Economics Media

Online Video: Calling Apple A Market Leader Is An Understatement

The headlines from two days ago trumpeted Wal-Mart’s success in buying Vudu but the real story is that Apple holds two-thirds of the online movie market, based on revenue. The dollar amounts are, umm, less than stellar, however.

According to IHS Screen Digest Media Research (press release), Apple’s iTunes store had captured 65.8 percent of consumer spending for electronic movie sales and Internet video on demand (iVOD) during the first half of 2011.

“iTunes’ expansion of its market lead represents a remarkable achievement in light of intensifying competition from a slew of aggressive rivals,” said Arash Amel, research director, digital media, for IHS. “Much of iTunes’ success can be traced to the rising usage of Apple’s AirPlay system, which allows wireless video streaming to consumer electronic devices including televisions. This has expanded the reach of iTunes to new platforms, boosting sales of movies from the system.”

Coming in a distant second: Microsoft Zune store, at 16.2 percent, down from 18.5 during the same period in 2010. An even more distant third is Wal-Mart’s Vudu, with 5.3 percent of the market. However, this is a dramatic increase from 2010’s 1.0 percent.

Sales and Rentals of Online Movies
Market Share: Sales and Rentals of Online Movies

However. And this is a BIG however, the market remains miniscule. The US online movie rental and sales business in the first half of 2011 was only $229 million. In comparison, Netflix revenue for 1st quarter 2011 was $719 million. For 3rd quarter 2011, the iTunes store had revenue of $1.4 billion. And in 2009, HBO had $3.9 billion in revenue, according to Time-Warner. Finally, the “trade value” of the global digital music market in 2010 was $4.6 billion (pdf).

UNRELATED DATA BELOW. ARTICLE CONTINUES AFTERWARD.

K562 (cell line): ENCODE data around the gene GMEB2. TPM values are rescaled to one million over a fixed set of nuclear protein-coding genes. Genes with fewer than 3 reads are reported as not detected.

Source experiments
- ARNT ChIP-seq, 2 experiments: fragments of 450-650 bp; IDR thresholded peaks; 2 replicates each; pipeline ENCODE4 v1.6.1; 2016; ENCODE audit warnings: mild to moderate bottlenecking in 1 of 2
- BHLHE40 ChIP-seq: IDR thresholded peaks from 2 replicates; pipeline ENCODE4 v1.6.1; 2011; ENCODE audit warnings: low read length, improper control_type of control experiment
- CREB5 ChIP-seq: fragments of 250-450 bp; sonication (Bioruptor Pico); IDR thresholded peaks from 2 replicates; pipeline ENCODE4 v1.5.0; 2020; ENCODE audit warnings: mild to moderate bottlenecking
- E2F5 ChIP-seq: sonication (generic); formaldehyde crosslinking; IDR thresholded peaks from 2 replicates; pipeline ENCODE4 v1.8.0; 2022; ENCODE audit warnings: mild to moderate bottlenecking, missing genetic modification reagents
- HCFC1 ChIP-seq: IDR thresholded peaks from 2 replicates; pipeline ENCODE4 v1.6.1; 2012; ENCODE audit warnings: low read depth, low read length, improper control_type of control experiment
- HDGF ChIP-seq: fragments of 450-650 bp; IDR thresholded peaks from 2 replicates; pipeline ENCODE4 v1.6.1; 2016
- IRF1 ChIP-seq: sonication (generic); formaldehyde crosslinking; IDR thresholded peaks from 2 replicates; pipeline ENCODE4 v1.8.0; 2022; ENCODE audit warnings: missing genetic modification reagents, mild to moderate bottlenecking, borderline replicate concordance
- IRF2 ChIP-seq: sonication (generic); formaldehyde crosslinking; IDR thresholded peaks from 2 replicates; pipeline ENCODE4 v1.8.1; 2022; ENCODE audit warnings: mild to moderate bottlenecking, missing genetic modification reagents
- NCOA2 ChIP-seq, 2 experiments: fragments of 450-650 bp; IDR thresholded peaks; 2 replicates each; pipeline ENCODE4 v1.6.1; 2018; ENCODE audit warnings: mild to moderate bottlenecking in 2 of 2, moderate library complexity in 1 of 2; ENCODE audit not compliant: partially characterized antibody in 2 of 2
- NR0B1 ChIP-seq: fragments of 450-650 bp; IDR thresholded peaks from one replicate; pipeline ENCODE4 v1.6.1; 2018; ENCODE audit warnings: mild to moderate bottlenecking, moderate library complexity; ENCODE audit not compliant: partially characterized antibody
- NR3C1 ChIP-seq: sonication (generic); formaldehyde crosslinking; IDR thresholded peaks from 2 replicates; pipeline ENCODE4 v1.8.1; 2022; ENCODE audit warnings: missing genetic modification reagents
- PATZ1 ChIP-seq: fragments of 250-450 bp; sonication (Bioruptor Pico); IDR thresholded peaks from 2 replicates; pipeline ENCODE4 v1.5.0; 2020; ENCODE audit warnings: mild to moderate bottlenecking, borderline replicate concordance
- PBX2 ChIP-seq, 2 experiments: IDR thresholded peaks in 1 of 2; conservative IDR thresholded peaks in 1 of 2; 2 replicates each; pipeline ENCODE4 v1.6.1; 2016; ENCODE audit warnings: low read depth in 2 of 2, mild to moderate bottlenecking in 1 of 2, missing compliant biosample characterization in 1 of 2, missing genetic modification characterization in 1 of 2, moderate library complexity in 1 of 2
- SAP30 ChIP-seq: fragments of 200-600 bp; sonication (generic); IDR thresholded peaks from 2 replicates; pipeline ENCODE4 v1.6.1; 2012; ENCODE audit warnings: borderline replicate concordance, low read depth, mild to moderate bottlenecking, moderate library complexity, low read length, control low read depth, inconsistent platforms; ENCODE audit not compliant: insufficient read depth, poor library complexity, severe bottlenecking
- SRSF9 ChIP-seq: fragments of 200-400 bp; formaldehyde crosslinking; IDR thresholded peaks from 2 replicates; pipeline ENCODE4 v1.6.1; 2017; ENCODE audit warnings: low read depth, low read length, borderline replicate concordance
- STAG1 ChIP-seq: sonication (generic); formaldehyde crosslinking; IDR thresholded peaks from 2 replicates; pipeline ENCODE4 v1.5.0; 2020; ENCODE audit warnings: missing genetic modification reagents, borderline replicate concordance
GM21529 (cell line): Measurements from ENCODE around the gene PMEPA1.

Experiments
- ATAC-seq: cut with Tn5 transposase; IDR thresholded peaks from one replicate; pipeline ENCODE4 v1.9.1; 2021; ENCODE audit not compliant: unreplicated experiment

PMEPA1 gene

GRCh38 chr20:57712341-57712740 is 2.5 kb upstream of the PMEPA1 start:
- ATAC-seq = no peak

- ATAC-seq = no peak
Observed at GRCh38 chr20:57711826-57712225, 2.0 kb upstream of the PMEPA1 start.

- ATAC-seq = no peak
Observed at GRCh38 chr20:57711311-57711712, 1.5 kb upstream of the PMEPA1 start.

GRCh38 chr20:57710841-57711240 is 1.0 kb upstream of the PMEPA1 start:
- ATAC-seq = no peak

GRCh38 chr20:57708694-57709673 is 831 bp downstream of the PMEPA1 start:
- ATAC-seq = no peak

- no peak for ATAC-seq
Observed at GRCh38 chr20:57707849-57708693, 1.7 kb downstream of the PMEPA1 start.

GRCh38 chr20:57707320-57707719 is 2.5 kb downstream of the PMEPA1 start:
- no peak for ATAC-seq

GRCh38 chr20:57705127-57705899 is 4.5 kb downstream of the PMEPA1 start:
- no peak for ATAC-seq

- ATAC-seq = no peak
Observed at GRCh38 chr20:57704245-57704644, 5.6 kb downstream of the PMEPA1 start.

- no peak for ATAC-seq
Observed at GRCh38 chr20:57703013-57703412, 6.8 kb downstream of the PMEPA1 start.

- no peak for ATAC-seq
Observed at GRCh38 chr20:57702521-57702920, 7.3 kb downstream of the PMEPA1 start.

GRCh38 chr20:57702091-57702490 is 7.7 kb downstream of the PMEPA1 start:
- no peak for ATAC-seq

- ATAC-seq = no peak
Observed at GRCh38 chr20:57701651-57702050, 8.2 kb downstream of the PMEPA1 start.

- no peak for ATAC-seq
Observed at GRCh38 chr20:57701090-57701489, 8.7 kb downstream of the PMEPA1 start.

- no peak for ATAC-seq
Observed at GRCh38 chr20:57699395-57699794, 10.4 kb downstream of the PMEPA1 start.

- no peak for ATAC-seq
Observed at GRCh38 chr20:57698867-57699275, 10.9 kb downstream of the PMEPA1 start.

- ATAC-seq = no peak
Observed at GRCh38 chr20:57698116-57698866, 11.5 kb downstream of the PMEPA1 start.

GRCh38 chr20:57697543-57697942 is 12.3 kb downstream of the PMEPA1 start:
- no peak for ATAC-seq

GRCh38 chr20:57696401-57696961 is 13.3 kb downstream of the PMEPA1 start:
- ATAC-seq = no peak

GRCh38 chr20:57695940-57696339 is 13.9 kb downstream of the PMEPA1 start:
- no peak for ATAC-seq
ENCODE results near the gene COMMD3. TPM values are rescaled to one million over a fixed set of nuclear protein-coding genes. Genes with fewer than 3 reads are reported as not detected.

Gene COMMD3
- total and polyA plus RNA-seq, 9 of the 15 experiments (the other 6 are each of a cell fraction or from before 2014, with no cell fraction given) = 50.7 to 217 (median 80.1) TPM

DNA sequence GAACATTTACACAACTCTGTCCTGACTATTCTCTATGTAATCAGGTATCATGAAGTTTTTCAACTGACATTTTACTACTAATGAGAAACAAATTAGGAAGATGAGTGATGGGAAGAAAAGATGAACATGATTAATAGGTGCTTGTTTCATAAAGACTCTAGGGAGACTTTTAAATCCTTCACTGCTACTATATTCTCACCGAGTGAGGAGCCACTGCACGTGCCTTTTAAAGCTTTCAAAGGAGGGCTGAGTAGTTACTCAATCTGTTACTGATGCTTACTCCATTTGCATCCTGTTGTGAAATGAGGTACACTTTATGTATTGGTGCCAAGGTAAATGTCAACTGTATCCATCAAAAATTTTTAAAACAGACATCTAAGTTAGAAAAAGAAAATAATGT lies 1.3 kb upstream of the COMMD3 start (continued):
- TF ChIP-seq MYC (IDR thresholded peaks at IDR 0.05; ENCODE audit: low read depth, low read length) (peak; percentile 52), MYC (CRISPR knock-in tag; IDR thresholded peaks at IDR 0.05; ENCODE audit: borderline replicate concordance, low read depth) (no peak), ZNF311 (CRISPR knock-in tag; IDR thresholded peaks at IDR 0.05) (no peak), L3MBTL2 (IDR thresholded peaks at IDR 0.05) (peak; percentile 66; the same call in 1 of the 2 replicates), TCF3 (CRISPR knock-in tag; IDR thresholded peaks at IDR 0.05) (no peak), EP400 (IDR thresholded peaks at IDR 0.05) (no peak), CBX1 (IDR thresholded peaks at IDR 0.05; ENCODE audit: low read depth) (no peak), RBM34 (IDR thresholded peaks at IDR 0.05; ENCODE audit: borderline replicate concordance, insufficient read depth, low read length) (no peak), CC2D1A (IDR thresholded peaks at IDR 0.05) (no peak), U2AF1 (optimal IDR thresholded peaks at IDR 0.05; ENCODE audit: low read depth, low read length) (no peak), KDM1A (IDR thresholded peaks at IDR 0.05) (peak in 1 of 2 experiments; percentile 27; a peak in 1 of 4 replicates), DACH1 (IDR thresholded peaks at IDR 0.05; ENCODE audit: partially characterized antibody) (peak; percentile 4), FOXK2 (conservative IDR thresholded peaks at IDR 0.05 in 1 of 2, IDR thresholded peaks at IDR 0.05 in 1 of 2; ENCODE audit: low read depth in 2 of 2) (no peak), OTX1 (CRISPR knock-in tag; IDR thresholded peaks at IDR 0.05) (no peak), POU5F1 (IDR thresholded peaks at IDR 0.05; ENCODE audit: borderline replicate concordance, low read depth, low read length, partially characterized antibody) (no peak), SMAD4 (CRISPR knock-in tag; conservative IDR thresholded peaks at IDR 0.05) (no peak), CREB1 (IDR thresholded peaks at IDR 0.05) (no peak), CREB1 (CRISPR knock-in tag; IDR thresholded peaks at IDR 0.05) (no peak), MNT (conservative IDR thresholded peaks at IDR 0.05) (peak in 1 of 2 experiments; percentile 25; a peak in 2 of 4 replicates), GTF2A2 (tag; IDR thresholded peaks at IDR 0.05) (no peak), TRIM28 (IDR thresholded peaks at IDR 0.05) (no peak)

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By Kathy E. Gill

Digital evangelist, speaker, writer, educator. Transplanted Southerner; teach newbies to ride motorcycles! @kegill

One reply on “Online Video: Calling Apple A Market Leader Is An Understatement”

[…] The development of the iPod is a perfect example of why the argument that Jobs ignored customers is fallacious. The market for mp3 players was “established” in the sense that there were several products on the market prior to the iPod. There were lots of “personal computers” on the market in 1984, too, but none of them put the focus on the person using the computer like the Mac did. And no mp3 player put the focus on the person listening to music — the person who needed to easily load and buy music — like the iPod and the iTunes store. There’s a reason the iTunes store brings in more than $4 billion a year. […]

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